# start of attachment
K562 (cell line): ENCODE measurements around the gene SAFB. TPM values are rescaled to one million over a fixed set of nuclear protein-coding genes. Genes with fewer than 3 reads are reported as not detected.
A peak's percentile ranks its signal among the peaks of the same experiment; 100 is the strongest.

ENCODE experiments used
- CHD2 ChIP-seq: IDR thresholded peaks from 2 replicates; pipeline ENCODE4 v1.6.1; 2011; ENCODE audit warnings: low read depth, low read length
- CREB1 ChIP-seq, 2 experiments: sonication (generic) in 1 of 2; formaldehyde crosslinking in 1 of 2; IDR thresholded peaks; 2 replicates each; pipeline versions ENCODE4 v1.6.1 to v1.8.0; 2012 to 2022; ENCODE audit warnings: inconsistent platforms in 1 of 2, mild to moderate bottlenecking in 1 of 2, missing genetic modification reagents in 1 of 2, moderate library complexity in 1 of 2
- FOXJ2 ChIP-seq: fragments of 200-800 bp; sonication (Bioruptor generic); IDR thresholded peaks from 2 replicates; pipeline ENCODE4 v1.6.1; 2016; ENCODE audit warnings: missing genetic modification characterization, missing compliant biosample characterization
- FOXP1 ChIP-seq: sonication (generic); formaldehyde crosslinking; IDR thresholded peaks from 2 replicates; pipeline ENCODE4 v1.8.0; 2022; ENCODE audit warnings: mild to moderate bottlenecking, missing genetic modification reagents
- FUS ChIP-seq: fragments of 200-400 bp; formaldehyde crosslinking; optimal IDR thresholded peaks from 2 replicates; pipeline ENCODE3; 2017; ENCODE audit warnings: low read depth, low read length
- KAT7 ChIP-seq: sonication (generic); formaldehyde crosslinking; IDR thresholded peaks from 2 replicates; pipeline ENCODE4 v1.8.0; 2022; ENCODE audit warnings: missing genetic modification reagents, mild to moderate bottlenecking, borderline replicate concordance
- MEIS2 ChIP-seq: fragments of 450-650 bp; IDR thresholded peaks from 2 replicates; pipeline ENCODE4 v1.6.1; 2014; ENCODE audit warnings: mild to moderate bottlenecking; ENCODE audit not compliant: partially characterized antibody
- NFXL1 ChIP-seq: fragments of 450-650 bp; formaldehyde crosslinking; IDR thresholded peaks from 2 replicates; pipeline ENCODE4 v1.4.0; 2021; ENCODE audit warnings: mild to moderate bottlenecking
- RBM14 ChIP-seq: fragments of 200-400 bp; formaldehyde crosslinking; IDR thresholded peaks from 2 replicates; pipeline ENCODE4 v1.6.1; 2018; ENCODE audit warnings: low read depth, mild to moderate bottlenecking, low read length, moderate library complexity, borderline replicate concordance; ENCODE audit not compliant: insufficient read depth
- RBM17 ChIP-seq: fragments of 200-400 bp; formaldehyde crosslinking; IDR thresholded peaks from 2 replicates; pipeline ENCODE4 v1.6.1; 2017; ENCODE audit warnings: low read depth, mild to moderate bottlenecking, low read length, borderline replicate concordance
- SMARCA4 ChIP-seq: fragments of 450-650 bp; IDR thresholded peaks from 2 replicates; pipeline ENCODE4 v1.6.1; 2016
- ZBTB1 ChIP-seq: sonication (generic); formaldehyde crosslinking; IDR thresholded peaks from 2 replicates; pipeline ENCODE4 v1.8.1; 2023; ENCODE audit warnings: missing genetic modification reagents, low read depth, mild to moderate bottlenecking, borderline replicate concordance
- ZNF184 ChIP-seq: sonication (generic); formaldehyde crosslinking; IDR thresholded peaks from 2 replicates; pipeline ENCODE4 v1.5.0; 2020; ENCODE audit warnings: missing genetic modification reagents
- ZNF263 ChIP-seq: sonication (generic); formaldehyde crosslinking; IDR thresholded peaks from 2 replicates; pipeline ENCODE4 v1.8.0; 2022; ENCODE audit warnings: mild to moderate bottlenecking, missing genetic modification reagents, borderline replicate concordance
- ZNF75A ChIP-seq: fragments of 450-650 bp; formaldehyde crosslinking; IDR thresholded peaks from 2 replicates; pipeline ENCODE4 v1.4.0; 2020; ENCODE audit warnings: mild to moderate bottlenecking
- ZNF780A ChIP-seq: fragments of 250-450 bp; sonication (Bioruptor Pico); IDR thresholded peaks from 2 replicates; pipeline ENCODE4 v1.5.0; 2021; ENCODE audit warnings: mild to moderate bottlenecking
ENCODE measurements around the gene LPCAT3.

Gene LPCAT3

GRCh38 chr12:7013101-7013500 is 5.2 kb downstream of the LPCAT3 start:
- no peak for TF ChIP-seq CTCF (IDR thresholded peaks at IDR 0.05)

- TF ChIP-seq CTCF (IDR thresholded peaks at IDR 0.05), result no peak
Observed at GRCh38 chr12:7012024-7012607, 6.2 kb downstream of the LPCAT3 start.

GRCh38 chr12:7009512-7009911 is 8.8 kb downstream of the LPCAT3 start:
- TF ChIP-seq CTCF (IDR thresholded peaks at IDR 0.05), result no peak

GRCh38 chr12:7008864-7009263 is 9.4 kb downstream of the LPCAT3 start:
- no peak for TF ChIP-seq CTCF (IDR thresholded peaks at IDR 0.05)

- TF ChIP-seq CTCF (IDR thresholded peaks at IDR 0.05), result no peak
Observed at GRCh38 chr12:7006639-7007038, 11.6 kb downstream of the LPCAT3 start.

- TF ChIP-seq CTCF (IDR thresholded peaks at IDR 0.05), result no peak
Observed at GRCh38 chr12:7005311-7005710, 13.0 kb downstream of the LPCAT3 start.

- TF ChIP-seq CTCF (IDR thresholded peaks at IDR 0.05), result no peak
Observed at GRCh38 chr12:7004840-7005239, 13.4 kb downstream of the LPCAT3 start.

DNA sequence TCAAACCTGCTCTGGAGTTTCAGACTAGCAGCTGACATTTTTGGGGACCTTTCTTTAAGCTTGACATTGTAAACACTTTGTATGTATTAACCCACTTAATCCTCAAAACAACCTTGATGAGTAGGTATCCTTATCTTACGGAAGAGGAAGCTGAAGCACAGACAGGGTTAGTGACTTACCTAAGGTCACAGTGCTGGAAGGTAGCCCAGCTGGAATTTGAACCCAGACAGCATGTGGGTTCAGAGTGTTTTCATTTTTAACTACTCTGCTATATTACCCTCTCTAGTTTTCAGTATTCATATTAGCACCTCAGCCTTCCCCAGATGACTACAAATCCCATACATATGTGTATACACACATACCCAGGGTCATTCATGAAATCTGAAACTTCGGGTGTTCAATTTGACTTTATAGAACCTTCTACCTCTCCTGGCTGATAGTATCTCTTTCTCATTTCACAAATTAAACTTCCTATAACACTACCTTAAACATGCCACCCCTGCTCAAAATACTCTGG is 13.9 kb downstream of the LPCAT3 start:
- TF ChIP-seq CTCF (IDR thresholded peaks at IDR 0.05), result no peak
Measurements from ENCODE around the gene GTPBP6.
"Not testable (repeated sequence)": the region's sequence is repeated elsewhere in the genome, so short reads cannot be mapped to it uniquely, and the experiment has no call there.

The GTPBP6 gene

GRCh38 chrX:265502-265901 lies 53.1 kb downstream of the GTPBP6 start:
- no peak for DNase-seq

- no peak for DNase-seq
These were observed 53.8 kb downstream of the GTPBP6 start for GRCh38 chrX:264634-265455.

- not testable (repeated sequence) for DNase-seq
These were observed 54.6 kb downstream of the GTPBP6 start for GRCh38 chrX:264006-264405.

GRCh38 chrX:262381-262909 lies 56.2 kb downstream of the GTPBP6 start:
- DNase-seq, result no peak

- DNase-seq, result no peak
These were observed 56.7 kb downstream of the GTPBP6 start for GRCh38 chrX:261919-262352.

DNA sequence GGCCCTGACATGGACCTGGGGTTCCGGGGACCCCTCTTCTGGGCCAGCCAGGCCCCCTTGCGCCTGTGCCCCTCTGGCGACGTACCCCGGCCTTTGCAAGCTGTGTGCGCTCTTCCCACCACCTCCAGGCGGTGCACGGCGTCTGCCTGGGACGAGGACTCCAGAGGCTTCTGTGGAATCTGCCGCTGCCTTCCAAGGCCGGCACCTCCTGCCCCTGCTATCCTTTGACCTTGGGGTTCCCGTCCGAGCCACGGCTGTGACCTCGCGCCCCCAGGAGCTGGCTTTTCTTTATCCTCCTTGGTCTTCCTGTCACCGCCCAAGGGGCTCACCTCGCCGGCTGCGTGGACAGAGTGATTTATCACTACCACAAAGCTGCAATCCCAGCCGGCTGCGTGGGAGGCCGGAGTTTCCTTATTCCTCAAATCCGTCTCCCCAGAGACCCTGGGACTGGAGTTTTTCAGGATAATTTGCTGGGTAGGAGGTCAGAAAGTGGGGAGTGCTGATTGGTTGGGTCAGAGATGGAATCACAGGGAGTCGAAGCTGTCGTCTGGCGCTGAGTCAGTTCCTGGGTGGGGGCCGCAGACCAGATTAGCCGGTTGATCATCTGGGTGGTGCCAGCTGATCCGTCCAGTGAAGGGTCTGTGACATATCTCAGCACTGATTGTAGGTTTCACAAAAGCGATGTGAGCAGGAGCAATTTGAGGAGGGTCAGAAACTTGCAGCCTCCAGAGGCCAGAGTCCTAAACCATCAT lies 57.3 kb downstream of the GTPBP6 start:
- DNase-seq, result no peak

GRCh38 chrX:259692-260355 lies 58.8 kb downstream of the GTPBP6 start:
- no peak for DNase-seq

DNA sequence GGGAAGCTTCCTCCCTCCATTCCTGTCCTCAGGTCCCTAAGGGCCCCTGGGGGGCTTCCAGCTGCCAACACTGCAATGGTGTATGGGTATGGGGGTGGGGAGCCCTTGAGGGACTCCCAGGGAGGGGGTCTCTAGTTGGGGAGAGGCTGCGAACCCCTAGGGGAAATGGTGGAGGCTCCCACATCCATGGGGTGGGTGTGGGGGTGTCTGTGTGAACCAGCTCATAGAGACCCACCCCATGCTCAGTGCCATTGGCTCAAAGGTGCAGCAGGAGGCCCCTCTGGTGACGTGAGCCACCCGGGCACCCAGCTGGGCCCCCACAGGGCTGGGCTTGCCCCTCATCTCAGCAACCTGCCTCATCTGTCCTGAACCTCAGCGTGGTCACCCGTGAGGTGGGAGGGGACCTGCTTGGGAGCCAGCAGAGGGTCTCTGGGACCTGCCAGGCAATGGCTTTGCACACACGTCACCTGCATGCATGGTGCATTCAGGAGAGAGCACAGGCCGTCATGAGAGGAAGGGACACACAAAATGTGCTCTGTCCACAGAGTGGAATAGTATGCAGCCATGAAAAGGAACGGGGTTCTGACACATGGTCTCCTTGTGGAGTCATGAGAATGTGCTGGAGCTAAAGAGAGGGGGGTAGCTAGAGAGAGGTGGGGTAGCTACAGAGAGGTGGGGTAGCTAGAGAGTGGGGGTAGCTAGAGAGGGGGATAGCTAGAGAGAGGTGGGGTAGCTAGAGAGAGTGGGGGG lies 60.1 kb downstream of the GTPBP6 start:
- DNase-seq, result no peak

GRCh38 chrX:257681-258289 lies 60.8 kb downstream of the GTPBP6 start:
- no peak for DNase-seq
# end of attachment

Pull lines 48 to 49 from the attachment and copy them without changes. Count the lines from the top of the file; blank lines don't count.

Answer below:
- DNase-seq, result no peak

- DNase-seq, result no peak